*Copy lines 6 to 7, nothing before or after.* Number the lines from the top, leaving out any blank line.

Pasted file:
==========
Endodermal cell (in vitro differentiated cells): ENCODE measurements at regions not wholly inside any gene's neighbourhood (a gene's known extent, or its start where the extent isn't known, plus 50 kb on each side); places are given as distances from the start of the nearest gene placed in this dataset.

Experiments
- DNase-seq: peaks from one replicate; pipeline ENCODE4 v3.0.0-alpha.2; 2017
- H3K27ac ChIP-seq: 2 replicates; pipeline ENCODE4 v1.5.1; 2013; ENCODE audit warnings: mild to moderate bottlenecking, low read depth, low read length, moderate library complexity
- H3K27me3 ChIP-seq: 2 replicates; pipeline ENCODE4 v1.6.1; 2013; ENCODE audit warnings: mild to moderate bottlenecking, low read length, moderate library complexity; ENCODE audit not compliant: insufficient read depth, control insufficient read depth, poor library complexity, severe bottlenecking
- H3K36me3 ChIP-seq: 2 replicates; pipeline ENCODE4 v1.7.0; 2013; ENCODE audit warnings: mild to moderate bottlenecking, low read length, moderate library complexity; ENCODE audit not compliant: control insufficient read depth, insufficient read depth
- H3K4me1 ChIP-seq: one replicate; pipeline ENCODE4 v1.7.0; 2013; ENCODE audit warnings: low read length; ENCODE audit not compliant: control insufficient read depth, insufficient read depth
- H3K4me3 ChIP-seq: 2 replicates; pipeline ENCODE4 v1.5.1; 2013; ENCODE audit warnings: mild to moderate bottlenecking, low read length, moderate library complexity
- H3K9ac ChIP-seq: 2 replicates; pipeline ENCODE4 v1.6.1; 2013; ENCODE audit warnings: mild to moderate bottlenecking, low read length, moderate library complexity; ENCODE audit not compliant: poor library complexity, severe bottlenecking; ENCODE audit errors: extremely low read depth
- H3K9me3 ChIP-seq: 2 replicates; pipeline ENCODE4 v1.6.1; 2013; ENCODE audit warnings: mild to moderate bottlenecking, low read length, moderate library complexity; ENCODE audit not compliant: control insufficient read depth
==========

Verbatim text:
- H3K36me3 ChIP-seq: 2 replicates; pipeline ENCODE4 v1.7.0; 2013; ENCODE audit warnings: mild to moderate bottlenecking, low read length, moderate library complexity; ENCODE audit not compliant: control insufficient read depth, insufficient read depth
- H3K4me1 ChIP-seq: one replicate; pipeline ENCODE4 v1.7.0; 2013; ENCODE audit warnings: low read length; ENCODE audit not compliant: control insufficient read depth, insufficient read depth